News story

Vicars taught how to spot sham marriages

This news article was published under the 2010 to 2015 Conservative and Liberal Democrat coalition government

Around a dozen Church of England vicars were trained in how to spot fraudulent weddings by officers from the UK Border Agency today.

Tips on how to establish whether a relationship is genuine or not were given as part of the half-day training session.

Clergymen and women from the Diocese of Chelmsford also received information on how to spot fake identity documents and household bills by specialist forgery staff from the UK Border Agency.

Basic training provided

Tony Erne, deputy area director for the UK Border Agency, said: ‘We understand that it is not always easy to spot fake documents, and that is why we are happy to work with the Diocese of Chelmsford to provide some basic training.’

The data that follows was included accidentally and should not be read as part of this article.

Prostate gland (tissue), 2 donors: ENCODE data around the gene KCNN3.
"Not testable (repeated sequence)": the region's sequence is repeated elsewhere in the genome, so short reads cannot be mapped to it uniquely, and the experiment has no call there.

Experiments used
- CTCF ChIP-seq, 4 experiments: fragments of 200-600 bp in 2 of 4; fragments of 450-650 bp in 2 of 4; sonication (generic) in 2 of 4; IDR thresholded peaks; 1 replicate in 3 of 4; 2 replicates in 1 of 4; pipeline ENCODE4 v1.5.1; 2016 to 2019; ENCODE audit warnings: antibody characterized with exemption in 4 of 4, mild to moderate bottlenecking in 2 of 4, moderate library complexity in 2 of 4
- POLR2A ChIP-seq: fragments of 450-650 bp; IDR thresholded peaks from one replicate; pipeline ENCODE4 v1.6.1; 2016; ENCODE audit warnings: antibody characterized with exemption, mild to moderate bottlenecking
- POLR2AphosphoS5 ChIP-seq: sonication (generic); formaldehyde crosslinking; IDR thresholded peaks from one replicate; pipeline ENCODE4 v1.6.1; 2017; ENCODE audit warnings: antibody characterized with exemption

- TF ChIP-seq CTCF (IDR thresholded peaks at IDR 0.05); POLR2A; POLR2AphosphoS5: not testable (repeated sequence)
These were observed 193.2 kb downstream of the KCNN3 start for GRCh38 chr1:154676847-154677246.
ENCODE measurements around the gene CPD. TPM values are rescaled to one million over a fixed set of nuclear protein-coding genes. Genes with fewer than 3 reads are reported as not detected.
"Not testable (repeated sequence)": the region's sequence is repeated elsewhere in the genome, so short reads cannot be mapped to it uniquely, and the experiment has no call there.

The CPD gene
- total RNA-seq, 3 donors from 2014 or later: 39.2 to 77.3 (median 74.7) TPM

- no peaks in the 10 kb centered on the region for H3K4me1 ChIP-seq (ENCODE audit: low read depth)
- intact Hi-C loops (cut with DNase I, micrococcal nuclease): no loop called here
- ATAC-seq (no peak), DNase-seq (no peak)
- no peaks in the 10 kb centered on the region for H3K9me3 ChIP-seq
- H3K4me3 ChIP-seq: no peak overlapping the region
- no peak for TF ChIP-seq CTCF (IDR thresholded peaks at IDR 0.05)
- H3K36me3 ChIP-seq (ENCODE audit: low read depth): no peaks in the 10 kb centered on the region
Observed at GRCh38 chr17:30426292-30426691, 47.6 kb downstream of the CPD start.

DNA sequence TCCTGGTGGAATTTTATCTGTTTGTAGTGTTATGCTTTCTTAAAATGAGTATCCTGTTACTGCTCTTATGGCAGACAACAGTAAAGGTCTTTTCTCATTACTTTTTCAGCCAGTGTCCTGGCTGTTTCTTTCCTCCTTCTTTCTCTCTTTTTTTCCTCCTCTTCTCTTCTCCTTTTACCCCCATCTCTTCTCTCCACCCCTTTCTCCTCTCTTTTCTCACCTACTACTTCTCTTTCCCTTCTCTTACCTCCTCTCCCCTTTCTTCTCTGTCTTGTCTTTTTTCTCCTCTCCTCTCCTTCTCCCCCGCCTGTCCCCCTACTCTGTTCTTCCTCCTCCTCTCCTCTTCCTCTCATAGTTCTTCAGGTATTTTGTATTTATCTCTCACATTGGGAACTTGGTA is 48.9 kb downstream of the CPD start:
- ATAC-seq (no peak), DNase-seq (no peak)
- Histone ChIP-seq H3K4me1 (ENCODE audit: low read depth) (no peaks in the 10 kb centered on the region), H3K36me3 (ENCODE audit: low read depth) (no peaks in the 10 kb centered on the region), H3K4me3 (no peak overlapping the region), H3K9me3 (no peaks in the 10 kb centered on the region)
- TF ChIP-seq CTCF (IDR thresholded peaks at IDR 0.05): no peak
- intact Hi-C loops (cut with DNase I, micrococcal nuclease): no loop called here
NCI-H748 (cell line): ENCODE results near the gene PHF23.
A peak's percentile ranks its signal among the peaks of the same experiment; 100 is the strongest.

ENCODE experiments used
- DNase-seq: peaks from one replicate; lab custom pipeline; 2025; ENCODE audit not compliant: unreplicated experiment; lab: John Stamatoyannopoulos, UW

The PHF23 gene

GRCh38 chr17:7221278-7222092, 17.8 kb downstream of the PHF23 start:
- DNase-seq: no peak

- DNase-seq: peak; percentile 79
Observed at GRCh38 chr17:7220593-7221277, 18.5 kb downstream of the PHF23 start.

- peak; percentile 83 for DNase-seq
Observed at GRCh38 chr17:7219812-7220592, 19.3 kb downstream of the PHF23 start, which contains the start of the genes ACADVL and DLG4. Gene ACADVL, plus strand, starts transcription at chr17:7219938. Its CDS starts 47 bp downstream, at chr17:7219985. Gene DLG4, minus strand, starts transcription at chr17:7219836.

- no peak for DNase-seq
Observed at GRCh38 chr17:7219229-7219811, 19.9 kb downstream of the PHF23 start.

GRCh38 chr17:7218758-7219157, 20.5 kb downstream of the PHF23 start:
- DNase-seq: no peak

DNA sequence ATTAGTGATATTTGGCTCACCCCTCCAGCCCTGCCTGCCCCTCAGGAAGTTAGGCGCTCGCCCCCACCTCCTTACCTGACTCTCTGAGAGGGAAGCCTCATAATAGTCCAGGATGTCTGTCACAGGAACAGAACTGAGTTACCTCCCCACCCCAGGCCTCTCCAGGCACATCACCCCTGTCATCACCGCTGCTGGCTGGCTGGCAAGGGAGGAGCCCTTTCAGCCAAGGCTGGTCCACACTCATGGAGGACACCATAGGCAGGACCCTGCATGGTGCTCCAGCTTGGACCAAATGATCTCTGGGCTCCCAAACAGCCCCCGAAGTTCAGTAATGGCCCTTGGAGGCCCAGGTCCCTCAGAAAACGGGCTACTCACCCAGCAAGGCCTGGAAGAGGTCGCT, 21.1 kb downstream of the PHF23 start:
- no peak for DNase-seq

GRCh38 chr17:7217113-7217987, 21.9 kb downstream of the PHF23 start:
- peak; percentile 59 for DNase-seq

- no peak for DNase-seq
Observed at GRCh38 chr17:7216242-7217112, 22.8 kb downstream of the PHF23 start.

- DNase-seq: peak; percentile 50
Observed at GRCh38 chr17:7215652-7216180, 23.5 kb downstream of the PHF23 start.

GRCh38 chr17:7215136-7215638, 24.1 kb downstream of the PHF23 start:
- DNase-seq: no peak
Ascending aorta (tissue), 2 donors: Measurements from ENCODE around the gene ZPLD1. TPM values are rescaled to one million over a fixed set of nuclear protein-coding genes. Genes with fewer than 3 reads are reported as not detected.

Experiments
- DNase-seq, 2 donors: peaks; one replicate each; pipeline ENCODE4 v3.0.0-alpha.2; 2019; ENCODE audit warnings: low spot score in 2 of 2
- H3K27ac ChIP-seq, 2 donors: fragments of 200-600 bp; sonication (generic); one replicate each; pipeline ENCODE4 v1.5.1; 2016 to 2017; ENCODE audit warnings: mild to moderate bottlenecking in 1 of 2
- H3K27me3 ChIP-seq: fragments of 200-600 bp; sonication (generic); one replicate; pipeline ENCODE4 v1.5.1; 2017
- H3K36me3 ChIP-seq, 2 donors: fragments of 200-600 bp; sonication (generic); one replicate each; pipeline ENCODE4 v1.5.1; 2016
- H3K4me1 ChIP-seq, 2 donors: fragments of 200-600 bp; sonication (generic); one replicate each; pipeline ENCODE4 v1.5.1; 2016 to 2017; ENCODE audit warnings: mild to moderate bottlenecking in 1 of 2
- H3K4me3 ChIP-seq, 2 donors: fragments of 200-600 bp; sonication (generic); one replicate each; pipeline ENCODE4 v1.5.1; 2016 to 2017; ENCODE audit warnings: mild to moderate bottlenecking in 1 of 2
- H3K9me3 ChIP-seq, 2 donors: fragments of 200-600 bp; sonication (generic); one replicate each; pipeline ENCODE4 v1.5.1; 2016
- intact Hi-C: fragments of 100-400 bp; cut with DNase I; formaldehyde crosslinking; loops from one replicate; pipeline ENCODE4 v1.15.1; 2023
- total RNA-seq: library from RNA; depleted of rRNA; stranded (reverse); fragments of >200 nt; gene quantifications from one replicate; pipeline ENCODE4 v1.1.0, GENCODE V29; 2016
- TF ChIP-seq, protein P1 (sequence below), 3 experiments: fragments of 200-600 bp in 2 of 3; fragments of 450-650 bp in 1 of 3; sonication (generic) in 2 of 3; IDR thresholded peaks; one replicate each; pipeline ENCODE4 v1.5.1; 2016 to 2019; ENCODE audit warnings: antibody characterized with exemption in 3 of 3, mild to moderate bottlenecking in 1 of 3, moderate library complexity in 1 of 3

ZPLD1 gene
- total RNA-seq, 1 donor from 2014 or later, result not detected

Work and benefits scam

A sham marriage typically involves someone from outside the EU marrying someone from Europe as means to be allowed to stay in the UK long-term residency with the right to work and claim benefits.

Today’s session follows dozens of operations by the UK Border Agency in the last few months to stop suspected sham marriages from taking place.

Largest scam ever uncovered

Earlier this month a Church of England vicar was among three men jailed for staging hundreds of sham marriages in East Sussex.

Thought to be the largest sham marriage scam ever uncovered in Britain, Reverend Alex Brown was found guilty of conspiring to facilitate breaches in immigration law.

The UK Border Agency investigation found that the men were involved in up to 360 sham marriages at the Church of St Peter and St Paul in St East Sussex between 2005 and 2009.